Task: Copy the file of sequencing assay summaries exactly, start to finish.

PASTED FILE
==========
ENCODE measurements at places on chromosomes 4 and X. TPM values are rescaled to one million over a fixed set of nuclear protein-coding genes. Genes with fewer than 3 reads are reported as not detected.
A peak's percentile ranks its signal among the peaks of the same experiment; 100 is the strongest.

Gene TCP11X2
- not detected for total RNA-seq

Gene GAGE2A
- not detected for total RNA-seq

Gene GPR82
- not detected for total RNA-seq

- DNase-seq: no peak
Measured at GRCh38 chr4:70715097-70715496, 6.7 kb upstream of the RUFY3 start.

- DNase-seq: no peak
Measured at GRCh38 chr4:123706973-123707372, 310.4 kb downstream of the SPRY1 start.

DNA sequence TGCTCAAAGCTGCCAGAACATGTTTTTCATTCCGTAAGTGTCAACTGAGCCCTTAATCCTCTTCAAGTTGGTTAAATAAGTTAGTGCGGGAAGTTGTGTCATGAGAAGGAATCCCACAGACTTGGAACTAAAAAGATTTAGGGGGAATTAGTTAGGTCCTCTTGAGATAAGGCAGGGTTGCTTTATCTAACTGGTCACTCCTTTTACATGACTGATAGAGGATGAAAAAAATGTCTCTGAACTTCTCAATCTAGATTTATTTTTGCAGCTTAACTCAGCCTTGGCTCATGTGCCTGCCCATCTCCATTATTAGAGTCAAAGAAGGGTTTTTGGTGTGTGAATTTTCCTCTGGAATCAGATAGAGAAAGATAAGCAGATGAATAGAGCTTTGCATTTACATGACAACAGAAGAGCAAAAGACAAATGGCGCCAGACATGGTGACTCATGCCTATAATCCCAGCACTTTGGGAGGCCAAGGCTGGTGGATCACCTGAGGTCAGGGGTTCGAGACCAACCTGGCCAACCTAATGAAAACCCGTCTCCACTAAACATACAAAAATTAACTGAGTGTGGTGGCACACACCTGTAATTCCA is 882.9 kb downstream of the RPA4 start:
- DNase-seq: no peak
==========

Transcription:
ENCODE measurements at places on chromosomes 4 and X. TPM values are rescaled to one million over a fixed set of nuclear protein-coding genes. Genes with fewer than 3 reads are reported as not detected.
A peak's percentile ranks its signal among the peaks of the same experiment; 100 is the strongest.

Gene TCP11X2
- not detected for total RNA-seq

Gene GAGE2A
- not detected for total RNA-seq

Gene GPR82
- not detected for total RNA-seq

- DNase-seq: no peak
Measured at GRCh38 chr4:70715097-70715496, 6.7 kb upstream of the RUFY3 start.

- DNase-seq: no peak
Measured at GRCh38 chr4:123706973-123707372, 310.4 kb downstream of the SPRY1 start.

DNA sequence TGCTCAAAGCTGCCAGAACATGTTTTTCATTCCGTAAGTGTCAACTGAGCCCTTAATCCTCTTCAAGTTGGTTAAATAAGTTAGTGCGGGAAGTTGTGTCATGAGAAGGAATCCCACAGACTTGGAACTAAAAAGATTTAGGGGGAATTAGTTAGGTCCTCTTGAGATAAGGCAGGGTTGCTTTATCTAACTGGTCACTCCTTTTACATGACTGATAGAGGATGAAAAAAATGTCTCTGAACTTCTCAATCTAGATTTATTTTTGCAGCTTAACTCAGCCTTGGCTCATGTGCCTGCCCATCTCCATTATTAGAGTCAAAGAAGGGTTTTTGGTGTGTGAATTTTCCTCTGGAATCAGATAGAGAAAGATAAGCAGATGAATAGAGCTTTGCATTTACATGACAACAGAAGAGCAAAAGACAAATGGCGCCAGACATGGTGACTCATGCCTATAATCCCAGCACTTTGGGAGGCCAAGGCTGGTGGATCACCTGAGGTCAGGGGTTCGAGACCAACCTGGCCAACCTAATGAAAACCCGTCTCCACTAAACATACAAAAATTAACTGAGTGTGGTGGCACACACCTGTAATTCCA is 882.9 kb downstream of the RPA4 start:
- DNase-seq: no peak